There are a ton of bad resources comparing RAW vs JPEG. There are a ton of myths out there on this subject. I'll cut to the chase.
Lets break it down. The first part "I Shoot" tells the reader that they are a photographer. Many photographers use the term 'shooting' instead of 'photographing', or, the term I try to stay away from 'taking pictures'. I REALLY don't like that last term as I feel I am creating photographs to last a lifetime, not just pictures or snapshots. I also tend to create and control everything about my photographs; location, lighting, style, pose, clothing, etc. Call me a control freak if you like ;-).
Now on to the second part "RAW". We have heard quite a few stories about what people thought it meant. RAW, is one type of file output from a DSLR or advanced camera that writes ALL DATA from the digital sensor to the memory card. Other file types are TIF and JPG. Most photographers start out shooting JPG because they don't know better or believe everything they read online. RAW data, or RAW files (NEF, CR2, DNG, just to name a few) is all of the data available at the time of image capture. JPEGs are processed by the camera from RAW data, then deleting the RAW data and only leaving the much, much smaller JPEG file.
Think of it this way...from the days you used to shoot -FILM- of all things. When you had your photos processed at the lab what would you do with your negatives? Always keep them safely stored and filed, right? Of course! Well RAW files are your negatives and JPEG files are the 4x6 prints you would get at the same time. About 50% of the time they are fine, but many times the young kid who was clueless behind the print processor in the lab didn't know how you liked your prints. Sometimes they were too dark, other times they should have corrected for the very bright flash and dark background.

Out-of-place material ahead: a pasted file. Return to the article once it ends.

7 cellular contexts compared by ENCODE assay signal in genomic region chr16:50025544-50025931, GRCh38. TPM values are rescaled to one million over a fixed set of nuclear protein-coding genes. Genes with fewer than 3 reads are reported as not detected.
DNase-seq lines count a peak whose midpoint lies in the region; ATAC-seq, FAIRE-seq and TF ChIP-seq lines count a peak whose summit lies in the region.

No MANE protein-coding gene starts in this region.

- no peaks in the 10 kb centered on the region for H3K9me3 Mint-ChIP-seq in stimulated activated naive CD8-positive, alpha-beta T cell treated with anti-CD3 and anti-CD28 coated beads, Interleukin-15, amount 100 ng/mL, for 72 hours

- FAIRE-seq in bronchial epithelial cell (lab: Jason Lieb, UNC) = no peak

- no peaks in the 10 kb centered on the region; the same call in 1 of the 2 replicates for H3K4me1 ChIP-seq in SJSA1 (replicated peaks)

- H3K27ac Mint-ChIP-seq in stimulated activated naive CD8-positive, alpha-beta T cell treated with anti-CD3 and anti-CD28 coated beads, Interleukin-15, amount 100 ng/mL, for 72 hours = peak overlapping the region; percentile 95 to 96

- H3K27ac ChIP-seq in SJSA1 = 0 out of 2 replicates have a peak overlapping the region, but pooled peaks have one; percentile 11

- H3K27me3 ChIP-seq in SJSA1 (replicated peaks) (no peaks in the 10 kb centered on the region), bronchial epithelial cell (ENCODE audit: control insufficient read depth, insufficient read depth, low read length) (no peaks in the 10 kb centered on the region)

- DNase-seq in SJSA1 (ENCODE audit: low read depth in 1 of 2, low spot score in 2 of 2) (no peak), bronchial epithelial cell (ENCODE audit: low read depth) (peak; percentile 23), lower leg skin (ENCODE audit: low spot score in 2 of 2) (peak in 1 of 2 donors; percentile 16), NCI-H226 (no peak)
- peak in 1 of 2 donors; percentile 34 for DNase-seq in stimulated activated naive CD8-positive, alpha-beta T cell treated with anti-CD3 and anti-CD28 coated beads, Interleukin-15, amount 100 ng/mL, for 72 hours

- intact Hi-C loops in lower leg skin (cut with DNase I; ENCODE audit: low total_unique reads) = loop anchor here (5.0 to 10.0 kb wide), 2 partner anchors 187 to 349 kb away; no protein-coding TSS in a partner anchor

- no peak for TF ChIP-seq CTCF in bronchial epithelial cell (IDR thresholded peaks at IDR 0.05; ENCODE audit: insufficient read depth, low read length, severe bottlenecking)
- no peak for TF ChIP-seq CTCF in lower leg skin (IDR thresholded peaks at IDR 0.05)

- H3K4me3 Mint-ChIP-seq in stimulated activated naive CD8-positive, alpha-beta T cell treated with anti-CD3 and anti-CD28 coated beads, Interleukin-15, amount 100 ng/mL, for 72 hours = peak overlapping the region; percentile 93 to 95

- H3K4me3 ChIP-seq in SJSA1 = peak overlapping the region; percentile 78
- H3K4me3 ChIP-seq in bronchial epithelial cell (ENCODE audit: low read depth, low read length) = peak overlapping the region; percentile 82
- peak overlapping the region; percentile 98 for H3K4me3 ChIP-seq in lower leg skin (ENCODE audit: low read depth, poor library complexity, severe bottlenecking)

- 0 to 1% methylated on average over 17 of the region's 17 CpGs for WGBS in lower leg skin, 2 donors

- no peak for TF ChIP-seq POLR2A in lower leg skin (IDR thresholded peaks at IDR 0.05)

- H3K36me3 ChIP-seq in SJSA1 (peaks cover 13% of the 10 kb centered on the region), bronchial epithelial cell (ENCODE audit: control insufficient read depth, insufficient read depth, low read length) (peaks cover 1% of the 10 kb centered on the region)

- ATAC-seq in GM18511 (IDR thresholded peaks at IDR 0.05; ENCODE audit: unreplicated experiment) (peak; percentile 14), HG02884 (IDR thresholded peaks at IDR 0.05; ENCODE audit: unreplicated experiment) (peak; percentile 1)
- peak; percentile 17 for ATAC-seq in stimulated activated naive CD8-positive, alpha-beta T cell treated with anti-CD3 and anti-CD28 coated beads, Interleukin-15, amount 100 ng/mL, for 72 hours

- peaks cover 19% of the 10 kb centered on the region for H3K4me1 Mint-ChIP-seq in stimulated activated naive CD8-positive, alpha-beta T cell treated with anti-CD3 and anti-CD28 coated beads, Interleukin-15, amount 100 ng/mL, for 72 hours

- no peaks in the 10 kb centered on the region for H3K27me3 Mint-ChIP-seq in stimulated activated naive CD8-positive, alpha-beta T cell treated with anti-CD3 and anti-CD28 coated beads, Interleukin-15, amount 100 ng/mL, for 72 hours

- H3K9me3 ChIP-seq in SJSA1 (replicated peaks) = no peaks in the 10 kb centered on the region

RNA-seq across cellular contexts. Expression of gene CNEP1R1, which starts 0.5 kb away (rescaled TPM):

So why, now that you are shooting digital, do you toss away your negatives (RAW files) and settle for only the 4x6 prints (JPEG files)? Would you ever make a 20x30 or 30x40 print from a tiny 4x6 print that was poorly printed in the first place? Never! Heck no! So why do you settle for JPEG files that are tossing more data than you keep while the camera is converting it from RAW?
Friends don't let friends shoot JPEG. Now back to my regularly scheduled programming :-0.